Little Keys to Abundant Provision
Key #1: Trust your Provider, not your provision.
Questions for Reflection and Personal Application
1. Have you ever found yourself faced with a financial need that you never would have been able to meet on your own? What was the outcome?
2. Do you make a habit of seeking the Lord’s will regarding how you manage your money? If so, what kind of direction has He given you in this area?
If not, what can you do to invite God to become more involved in your fiscal management?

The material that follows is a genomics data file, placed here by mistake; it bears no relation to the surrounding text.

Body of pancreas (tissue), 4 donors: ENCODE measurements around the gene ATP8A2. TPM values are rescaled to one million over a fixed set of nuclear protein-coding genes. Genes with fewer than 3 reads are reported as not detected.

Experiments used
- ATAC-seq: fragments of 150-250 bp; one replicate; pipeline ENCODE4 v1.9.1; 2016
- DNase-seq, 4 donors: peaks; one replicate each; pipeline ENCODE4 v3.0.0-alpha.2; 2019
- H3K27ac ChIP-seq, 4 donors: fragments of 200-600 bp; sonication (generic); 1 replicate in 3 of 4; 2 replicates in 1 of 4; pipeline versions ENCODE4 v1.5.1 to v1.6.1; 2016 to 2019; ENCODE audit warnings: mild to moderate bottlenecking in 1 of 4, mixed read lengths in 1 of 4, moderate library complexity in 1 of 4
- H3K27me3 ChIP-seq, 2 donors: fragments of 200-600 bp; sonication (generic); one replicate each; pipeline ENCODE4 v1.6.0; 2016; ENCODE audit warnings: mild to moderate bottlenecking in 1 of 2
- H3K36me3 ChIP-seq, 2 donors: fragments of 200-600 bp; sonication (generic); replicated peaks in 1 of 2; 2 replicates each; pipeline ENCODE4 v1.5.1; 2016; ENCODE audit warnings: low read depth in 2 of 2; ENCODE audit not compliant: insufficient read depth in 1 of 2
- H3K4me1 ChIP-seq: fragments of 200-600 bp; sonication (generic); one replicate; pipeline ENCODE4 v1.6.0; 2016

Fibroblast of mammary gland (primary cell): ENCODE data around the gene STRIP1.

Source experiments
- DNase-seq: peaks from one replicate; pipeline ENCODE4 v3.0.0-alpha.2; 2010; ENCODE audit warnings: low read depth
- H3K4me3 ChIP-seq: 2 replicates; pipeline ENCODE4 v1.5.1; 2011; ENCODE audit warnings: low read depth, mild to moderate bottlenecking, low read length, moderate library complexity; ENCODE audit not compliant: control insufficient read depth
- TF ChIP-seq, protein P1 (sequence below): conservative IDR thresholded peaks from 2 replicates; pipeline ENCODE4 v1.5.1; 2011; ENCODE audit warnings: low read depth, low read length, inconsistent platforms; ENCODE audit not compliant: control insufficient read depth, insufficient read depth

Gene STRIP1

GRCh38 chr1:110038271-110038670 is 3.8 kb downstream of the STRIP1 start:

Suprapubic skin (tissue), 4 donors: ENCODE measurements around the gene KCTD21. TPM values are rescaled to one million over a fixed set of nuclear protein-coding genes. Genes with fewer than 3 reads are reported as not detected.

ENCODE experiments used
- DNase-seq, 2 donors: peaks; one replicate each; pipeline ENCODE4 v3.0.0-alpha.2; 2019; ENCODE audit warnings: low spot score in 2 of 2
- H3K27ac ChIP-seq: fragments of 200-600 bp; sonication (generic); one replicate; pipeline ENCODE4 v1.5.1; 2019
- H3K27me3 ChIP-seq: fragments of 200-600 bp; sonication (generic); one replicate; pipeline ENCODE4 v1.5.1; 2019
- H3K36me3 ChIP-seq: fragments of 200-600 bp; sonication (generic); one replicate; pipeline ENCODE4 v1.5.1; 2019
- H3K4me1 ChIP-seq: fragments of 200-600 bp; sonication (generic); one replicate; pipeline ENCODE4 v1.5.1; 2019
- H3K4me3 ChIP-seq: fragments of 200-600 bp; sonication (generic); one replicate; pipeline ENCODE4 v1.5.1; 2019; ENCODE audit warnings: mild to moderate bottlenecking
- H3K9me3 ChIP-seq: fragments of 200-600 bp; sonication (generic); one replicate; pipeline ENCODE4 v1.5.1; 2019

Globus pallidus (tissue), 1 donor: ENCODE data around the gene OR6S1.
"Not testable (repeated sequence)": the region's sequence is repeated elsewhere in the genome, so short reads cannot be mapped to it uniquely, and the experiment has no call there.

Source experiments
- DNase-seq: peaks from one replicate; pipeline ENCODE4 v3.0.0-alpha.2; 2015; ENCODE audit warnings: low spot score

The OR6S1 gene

3. Have you ever passed up an opportunity for promotion or progress because you were “stuck” in the familiar? What was the result?
Ask God to help you to trust Him as your provider and to rely on Him to meet your needs as you seek to obey His Word and follow His will.